Then Mary sings, “He has filled the hungry with good things but has sent the rich away empty” (Luke 1:53). What an earnest prayer from a poor, teenaged, un-wed, expectant mom! Mary’s prayer is quite similar to Jesus’ own words when He preaches His first sermon at his childhood synagogue. Reading from Isaiah, Jesus says, “‘The Spirit of the Lord is on me, because he has anointed me to preach good news to the poor. He has sent me to proclaim freedom for the prisoners and recovery of sight for the blind, to release the oppressed, to proclaim the year of the Lord’s favor.’ Then he rolled up the scroll, gave it back to the attendant and sat down. The eyes of everyone in the synagogue were fastened on him, and he began by saying to them, ‘Today this scripture is fulfilled in your hearing.’” (Luke 4:18-21).
The great Scottish theologian and Bible scholar, William Barclay (d. 1978) outlined the second part of Mary’s prayer (Luke 1:51-53) as revolution: (1) Moral Revolution (v. 51); (2) Social Revolution (v. 52); and (3) Economic Revolution (v. 53). Thus, the radical, relevant message of Christmas is a revolutionary message! A message that shakes us to our core as people, and a message that threatens the systemic injustices of our society.
Mary concludes her prayer, “He has helped his servant Israel, remembering to be merciful to Abraham and his descendants forever, even as he said to our fathers” (Luke 1:54-55). In her closing remarks she ties her entire prayer with everything God had said and promised in the Old Testament. What the Messiah will do, and did, is exactly what God said the Messiah would do, and did. The radical, relevant message of Christmas has always been the Gospel message of mercy AND justice; personal conversion AND public transformation. Both individual AND social salvation. Luke concludes this section of his gospel by telling us, “Mary stayed with Elizabeth for about three months and then returned home” (Luke 1:56). I am confident, one of the main things they discussed during that time, was the radical, relevant message Mary’s child would preach. I am confident that for three months, Mary and Elizabeth regularly sang this song to their unborn children.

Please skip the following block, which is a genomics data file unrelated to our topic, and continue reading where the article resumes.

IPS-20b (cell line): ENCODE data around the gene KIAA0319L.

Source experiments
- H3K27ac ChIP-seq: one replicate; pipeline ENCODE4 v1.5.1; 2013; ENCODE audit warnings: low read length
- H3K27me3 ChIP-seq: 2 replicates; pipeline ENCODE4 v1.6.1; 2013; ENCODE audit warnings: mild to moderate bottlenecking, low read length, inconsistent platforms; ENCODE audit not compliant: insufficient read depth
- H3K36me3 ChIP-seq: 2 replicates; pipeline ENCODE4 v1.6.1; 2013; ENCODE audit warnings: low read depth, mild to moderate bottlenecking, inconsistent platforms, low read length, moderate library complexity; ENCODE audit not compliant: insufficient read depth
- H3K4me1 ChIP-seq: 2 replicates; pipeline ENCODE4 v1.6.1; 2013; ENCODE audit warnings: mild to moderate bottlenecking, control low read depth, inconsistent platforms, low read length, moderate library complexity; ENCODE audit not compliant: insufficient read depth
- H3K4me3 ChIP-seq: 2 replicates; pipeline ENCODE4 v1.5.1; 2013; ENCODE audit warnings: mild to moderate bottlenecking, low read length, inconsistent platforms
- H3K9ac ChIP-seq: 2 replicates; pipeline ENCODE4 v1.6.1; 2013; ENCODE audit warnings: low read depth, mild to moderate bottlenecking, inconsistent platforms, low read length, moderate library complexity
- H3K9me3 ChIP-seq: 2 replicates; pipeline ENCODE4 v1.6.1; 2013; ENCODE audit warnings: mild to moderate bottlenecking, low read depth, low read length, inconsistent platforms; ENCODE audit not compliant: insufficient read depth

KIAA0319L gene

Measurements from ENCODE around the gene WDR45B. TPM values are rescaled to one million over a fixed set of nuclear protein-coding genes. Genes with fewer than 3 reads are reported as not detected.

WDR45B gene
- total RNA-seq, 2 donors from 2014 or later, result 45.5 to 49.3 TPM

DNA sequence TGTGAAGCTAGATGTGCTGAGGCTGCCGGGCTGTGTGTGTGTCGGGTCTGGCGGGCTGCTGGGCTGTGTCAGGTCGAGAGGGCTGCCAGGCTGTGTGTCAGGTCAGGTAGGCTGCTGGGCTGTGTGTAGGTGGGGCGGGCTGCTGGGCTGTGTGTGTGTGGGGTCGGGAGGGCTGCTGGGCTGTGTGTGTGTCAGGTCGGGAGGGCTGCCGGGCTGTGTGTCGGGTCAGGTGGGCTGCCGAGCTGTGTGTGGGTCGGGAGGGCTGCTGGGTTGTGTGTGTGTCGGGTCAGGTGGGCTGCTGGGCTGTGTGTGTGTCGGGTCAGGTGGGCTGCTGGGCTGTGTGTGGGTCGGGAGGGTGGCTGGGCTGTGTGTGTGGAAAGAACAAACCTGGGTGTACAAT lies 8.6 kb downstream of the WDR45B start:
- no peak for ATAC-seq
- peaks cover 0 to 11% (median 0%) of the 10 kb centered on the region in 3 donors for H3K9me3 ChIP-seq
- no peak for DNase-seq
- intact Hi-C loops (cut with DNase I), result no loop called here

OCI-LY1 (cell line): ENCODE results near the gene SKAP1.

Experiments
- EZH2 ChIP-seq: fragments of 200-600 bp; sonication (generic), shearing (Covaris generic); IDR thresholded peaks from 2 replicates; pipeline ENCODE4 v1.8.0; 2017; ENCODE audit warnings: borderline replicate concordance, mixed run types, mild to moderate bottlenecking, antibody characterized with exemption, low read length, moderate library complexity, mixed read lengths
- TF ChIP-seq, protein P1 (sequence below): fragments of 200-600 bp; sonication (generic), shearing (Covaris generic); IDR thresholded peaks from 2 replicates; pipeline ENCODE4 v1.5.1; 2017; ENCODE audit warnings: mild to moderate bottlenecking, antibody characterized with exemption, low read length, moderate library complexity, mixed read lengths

These words Mary prayed and sang are so radical, relevant, and revolutionary they have been banned many times in modern history. When the British ruled India, the Magnificat was prohibited from being sung in churches. During the “Dirty War” in Argentina (1976-1983), after the mothers of disappeared children plastered the capital with the words of the Magnificat, the military banned all public displays of the song. During the 1980s the Guatemala government banned any public recitation of the Magnificat. Why? Because governments understand something many of us Christians have forgotten. The message of Christmas offers hope! The message of Christmas forgives sins, changes cultures, and challenges socioeconomic and political institutions that oppress people.
The Magnificat is an outline, and a foreshadowing, of everything Jesus will do, and did. He will forgive sins and reconcile people to God. He will scatter the proud and the self-righteous by exposing their true selves. He will challenge powerful kings like Herod and Caesar, by demonstrating the power of love. He will advocate for justice, mercy and peace. He will sit with the poor, the hungry, the sinners and the outcasts, filling them with hope. He will denounce the wealthy who oppress the poor. He will expect His followers to deny themselves, pick up their cross and follow Him. Finally, as the CHURCH, the body of Christ, Jesus incarnate in the world today, Jesus expects us to continue doing what He did, proclaiming His message of mercy AND justice. That’s the radical, relevant message of Christmas! Let’s read the Magnificat once again (Luke 1:51-55):
“My soul glorifies the Lord
and my spirit rejoices in God my Savior,
for he has been mindful
of the humble state of his servant.
From now on all generations will call me blessed,
for the Mighty One has done great things for me—
holy is his name.
His mercy extends to those who fear him,
from generation to generation.
He has performed mighty deeds with his arm;
he has scattered those who are proud in their inmost thoughts.
He has brought down rulers from their thrones
but has lifted up the humble.
He has filled the hungry with good things
but has sent the rich away empty.
He has helped his servant Israel,
remembering to be merciful
to Abraham and his descendants forever,
just as he promised our ancestors.”